WASHINGTON — Rep. Mike Michaud says a new law designed to help wounded veterans who receive their care in a home setting from a family caregiver is back on track.

The Maine Democrat, who helped craft the legislation that was signed into law last year, and others have been critical of how the Department of Veterans’ Affairs has been putting the initiative into effect.

It is supposed to aid about 3,500 caregivers nationwide, providing services such as mental health counseling, caregiver training and funds for respite care. But at a March 11 hearing of the House’s Veterans’ Affairs Committee, on which Michaud sits, lawmakers blasted the VA for writing rules for the new law too narrowly, in a way that would have made only about 800 families eligible for the aid.

The VA announced this week that it is widening those rules, and President Obama referred to the situation this week when he attended the start of a bike ride honoring wounded veterans sponsored by the group Wounded Warrior Project.

“I can report that starting next week, our veterans, wounded warriors and caregivers can start applying for the support that you need and deserve,” Obama said. “We are going to get this done, and we’re very proud of that.”

Steve Nardizzi, executive director of the Wounded Warrior Project, in turn said in a statement this week that he “commends President Obama for hearing the message sent by families in need and directing this law be implemented swiftly and with broader coverage for these families.”

Michaud said in a statement Wednesday that the “VA’s new rules will be more consistent with the law’s intent and substantially expand the number of caregivers eligible for assistance. Caregivers step up each and every day to care for veterans that sacrificed everything to defend our country, and I’m pleased that they will finally get a level of assistance that begins to match their own dedication.”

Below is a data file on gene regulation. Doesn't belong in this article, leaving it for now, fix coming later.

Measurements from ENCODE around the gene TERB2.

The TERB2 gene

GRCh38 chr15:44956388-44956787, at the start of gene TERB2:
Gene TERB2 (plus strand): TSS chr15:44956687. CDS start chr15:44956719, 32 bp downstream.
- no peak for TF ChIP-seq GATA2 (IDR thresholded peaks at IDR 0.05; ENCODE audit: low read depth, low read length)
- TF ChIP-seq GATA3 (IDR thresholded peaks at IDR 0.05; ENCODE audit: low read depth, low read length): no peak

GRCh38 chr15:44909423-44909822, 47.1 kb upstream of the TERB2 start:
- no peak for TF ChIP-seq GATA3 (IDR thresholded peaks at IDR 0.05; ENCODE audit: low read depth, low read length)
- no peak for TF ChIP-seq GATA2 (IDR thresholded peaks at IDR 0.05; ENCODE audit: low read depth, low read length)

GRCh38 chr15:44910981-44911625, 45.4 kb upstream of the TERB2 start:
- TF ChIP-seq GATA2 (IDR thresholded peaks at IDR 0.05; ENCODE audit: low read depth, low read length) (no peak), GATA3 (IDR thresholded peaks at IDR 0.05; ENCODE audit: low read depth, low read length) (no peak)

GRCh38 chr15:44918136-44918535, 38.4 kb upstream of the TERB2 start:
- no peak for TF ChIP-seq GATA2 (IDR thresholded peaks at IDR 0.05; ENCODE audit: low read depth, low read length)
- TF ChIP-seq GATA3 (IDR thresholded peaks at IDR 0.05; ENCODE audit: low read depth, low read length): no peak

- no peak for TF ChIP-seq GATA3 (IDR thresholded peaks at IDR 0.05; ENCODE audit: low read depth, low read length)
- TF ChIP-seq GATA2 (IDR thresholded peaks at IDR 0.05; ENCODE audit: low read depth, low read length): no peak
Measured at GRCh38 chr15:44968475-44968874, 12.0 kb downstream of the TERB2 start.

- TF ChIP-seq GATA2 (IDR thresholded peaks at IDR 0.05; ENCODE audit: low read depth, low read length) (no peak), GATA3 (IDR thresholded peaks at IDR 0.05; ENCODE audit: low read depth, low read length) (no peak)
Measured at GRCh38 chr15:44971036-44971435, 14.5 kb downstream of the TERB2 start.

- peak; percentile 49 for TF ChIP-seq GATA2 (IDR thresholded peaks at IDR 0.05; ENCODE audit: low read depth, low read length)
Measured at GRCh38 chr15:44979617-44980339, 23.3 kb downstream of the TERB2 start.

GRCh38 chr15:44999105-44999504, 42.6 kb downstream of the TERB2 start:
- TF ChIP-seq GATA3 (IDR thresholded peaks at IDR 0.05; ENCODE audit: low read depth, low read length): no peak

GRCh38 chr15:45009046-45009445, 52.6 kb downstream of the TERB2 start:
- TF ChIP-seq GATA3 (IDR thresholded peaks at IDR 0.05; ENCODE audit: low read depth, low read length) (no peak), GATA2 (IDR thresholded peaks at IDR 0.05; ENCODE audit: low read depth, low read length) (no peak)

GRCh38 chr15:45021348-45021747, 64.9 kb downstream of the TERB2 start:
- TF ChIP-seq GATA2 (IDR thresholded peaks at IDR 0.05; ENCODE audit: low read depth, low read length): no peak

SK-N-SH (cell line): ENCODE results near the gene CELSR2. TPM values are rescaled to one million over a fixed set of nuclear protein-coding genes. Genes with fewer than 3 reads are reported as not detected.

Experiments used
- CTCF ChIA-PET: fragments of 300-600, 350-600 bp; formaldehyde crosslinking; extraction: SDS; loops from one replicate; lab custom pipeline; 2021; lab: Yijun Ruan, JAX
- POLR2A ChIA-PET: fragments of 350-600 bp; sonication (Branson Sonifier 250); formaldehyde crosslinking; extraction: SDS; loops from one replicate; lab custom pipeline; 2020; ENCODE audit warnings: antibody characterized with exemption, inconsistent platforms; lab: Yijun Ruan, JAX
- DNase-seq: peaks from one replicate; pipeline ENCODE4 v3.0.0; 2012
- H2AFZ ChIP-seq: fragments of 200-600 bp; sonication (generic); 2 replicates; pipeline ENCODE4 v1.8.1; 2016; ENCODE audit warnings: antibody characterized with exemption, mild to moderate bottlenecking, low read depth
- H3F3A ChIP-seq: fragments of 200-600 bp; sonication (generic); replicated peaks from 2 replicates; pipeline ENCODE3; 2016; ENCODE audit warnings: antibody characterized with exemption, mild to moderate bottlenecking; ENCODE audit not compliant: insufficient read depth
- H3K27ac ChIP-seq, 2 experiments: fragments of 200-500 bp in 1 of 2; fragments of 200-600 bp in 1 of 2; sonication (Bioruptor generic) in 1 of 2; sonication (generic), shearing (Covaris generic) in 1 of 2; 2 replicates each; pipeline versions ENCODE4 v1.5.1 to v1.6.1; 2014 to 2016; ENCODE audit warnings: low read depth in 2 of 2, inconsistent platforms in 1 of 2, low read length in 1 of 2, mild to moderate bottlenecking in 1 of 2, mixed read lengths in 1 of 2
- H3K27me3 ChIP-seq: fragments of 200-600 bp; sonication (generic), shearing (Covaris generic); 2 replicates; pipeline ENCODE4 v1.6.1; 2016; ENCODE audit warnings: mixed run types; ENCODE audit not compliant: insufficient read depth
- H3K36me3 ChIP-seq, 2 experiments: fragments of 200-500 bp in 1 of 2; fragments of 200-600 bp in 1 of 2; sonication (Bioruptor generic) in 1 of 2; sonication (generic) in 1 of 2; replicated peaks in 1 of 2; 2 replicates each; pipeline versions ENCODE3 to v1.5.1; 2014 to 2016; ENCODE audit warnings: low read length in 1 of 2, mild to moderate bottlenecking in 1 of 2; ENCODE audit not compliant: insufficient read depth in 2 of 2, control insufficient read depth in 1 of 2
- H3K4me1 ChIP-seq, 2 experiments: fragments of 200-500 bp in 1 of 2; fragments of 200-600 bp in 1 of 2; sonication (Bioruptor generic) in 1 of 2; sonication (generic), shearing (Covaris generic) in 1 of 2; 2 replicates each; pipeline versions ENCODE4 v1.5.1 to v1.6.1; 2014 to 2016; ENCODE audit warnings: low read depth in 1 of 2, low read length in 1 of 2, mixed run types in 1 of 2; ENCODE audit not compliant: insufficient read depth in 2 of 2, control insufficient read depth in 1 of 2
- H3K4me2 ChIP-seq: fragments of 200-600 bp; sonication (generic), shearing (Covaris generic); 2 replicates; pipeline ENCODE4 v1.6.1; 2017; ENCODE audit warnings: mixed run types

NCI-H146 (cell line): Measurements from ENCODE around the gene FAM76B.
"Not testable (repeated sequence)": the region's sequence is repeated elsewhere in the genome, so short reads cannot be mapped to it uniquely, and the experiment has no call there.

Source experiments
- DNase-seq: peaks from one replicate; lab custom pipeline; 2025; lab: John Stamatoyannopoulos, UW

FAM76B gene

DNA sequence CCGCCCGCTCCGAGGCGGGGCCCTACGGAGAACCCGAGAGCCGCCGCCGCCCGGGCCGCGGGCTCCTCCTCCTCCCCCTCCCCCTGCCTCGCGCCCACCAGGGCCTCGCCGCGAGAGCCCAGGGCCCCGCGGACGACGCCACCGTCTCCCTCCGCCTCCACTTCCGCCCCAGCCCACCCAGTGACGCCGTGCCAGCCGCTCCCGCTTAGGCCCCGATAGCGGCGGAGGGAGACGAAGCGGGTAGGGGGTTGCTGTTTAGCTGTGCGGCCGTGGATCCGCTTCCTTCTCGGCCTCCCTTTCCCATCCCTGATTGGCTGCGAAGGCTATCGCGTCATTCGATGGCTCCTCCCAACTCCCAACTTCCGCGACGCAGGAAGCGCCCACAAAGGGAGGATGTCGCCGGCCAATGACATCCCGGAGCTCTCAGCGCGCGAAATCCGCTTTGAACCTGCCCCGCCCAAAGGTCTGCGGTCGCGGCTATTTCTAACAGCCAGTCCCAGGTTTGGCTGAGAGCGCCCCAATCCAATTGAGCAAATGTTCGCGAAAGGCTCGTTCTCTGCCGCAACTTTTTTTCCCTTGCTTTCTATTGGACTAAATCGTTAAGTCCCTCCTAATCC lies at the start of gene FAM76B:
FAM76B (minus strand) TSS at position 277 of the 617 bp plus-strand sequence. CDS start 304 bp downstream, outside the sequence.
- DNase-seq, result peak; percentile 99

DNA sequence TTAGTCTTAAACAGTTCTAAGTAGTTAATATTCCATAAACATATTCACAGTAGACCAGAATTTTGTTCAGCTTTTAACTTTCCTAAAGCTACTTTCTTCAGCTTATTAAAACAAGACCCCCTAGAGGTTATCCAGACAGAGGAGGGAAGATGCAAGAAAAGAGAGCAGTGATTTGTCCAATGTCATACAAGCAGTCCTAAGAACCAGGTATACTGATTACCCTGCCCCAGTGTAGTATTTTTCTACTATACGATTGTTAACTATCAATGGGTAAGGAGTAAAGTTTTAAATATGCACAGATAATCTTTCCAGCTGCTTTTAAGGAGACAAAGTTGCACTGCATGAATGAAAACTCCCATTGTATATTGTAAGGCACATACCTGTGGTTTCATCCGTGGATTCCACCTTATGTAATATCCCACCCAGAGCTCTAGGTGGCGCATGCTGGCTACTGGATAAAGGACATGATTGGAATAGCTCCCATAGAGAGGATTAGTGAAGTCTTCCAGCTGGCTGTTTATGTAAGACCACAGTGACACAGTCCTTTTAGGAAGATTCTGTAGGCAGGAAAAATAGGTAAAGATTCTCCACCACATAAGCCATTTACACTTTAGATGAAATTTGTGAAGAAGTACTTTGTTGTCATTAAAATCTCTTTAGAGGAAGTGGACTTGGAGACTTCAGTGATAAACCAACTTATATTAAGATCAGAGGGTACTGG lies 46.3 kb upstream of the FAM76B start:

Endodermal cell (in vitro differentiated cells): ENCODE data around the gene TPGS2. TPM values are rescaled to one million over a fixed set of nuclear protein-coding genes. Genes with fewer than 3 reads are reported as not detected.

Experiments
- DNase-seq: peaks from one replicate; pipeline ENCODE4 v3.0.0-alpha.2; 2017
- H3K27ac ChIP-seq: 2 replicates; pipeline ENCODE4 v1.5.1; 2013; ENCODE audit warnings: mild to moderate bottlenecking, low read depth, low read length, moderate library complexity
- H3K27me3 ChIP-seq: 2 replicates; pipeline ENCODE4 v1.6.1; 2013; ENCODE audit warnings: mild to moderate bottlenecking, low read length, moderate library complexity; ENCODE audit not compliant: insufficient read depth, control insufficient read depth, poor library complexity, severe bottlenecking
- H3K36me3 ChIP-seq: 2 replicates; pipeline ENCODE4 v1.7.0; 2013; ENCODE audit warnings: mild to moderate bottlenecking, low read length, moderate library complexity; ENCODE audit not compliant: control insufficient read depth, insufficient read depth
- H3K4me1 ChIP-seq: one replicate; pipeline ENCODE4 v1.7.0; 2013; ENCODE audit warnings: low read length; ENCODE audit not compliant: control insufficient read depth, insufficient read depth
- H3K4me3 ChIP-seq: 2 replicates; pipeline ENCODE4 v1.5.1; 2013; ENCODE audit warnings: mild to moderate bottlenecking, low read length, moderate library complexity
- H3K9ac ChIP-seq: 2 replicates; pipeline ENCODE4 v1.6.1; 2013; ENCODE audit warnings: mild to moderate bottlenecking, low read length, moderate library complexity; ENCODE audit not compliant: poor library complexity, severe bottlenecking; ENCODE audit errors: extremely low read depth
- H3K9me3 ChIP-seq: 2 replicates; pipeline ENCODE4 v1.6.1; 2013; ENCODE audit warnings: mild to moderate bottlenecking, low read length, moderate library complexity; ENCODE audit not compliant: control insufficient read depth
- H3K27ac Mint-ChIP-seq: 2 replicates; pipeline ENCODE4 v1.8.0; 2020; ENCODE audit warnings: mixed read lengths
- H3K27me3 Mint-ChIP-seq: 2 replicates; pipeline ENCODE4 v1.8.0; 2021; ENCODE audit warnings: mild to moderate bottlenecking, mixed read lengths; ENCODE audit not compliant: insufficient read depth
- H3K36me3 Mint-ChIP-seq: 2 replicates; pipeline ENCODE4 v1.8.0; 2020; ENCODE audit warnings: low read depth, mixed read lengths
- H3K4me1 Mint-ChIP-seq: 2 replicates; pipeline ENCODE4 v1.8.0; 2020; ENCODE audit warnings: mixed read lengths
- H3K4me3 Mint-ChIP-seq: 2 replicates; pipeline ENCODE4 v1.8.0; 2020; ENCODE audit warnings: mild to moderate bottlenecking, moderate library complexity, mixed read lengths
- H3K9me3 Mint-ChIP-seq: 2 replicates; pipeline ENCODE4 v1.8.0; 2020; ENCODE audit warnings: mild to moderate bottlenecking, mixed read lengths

Michaud said in a recent interview that he first wrote the bill last year when he chaired the committee’s health subcommittee and met with veterans and their caregivers about the problem of family caregivers not being given enough aid.

“One lady broke down in tears in my office because she feared her husband would commit suicide,” Michaud said.

Michaud said the VA did not back the legislation, apparently fearing the program’s cost, and failed to come up with a plan by last fall, as required by the legislation, on how to implement it. But, Michaud said, the VA’s proposed 2012 budget contains more than $750 million in spending for next year that isn’t earmarked for anything in particular. That’s much more money than this program would require – about $160 million next year and $770 million over five years – and shows the VA can afford to carry out the law as intended, Michaud said.

Michaud’s office says that starting on May 9 veterans may download a copy of the family caregiver program application at www.caregiver.va.gov. Veterans and their caregivers also can call 1-877-222-VETS (8387) for help with the application or receive assistance at their local VA medical centers.

Washington Bureau Chief Jonathan Riskind can be contacted at 791-6280 or at: [email protected]